The Philadelphia Inquirer is obsessed with Margie Winters, a lesbian Catholic school teacher who said she was married and was released from her job as director of religious education.
Mike Newall's August 5 column
on this subject is a rehash of his July 15 piece lamenting Philadelphia Archbishop Charles Chaput's insistence that Catholic teachings must be upheld. Chaput's response was very much of the dog-bites-man type of story that normal people react to with ennui, but for some reason it excites the folks at the Philadelphia Inquirer.
This is the 11th story to appear on this contrived issue, totaling 8,271 words; seven of the stories appeared on p. B1 and two made it to p. A1.
Newall, following Winters, tries to play his "pope card." It's a familiar gimmick: press a Catholic leader to get in line with the pope by attributing to the Holy Father views he never expressed. In this case, readers are told that Archbishop Chaput is not building "conversations of inclusion" with Church dissidents.
What a sap. To begin with, why is it that people such as Newall and Winters never want to build "conversations of inclusion" with Catholics who want the death penalty? Shouldn't those who want to fry serial murderers be given a place at the table? Or is it just those who like gay marriage?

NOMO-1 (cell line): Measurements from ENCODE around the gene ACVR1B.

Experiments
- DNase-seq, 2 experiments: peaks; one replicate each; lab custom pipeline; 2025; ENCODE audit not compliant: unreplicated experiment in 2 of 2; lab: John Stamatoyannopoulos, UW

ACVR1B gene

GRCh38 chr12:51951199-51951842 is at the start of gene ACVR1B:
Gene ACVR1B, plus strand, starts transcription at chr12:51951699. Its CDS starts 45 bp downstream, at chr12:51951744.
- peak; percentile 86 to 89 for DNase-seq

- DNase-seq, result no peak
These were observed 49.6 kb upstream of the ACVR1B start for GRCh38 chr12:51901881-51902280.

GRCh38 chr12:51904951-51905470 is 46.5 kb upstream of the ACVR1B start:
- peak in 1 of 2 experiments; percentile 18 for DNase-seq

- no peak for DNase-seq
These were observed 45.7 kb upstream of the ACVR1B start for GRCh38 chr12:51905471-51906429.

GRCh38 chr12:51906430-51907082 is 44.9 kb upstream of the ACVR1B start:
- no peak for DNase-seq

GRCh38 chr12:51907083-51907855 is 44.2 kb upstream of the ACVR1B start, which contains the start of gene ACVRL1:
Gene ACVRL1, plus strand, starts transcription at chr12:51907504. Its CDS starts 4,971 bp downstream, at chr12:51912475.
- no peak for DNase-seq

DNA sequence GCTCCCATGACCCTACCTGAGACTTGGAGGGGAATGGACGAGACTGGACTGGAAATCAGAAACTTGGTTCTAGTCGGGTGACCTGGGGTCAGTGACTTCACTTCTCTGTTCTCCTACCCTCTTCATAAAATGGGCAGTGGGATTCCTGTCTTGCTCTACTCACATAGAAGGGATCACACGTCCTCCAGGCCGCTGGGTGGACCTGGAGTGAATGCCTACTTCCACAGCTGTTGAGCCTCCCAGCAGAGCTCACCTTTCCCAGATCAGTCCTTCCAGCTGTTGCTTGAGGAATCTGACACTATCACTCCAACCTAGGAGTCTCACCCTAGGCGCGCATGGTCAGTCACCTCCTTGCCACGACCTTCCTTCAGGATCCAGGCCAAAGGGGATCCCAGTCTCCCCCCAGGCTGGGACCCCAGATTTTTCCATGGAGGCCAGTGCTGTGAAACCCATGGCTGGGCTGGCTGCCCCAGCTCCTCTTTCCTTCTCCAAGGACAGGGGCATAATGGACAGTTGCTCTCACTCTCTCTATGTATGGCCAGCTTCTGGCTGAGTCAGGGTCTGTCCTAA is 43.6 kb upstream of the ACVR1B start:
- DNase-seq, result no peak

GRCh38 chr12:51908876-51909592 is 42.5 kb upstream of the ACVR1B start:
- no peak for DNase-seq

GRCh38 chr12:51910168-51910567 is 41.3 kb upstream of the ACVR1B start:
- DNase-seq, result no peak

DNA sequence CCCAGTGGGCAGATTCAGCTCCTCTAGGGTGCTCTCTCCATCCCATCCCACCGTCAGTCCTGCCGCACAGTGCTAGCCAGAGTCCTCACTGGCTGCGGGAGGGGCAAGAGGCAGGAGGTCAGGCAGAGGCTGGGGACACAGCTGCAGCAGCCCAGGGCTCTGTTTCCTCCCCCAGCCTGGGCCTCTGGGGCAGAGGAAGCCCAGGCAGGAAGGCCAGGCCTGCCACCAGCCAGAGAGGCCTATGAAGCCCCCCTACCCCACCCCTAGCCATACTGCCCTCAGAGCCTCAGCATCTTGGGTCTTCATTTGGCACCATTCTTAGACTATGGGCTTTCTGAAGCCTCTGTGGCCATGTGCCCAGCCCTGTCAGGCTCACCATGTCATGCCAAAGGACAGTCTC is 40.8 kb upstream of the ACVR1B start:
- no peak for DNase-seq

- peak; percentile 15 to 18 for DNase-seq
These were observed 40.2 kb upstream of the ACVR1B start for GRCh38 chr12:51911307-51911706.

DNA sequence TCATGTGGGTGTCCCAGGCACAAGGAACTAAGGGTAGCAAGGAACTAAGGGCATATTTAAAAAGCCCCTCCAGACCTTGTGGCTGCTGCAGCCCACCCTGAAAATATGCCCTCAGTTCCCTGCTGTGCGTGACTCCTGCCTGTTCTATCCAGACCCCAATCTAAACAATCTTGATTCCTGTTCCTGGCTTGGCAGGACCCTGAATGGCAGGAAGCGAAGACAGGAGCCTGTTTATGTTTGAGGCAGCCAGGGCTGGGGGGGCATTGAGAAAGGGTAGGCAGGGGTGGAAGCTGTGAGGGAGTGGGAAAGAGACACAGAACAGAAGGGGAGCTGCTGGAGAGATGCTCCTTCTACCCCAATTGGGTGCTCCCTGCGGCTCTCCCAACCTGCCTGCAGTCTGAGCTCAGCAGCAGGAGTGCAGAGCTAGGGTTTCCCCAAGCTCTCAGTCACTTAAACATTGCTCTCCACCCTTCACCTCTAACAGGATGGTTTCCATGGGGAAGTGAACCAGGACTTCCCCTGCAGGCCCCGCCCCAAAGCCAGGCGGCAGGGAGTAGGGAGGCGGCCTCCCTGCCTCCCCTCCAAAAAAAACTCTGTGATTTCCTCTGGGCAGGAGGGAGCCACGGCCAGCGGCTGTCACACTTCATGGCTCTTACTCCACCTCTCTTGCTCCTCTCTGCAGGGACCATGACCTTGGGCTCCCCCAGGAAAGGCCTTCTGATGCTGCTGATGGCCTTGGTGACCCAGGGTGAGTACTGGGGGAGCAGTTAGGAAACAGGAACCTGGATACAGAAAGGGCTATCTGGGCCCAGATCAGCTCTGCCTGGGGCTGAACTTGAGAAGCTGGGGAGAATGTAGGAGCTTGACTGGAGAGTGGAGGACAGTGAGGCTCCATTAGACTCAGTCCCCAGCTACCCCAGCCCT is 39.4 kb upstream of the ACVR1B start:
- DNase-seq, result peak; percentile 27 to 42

More important, the Inquirer consistently misrepresents the pope's words on gay issues. For example, his famous quip, "Who am I to judge?", was never about homosexuality—as the newspaper has written—it was about the pope's reaction to a gay celibate priest. Moreover, he offered two conditions for his non-judgmental stance: the person had to be "searching for the Lord" and be of "good will."
As for gay marriage, Pope Francis has said that it is the work of "the Father of Lies," meaning the Devil. Dialogue with the Devil, anyone?
We are sending this to all the parishes in the Archdiocese of Philadelphia.
William Donohue is president o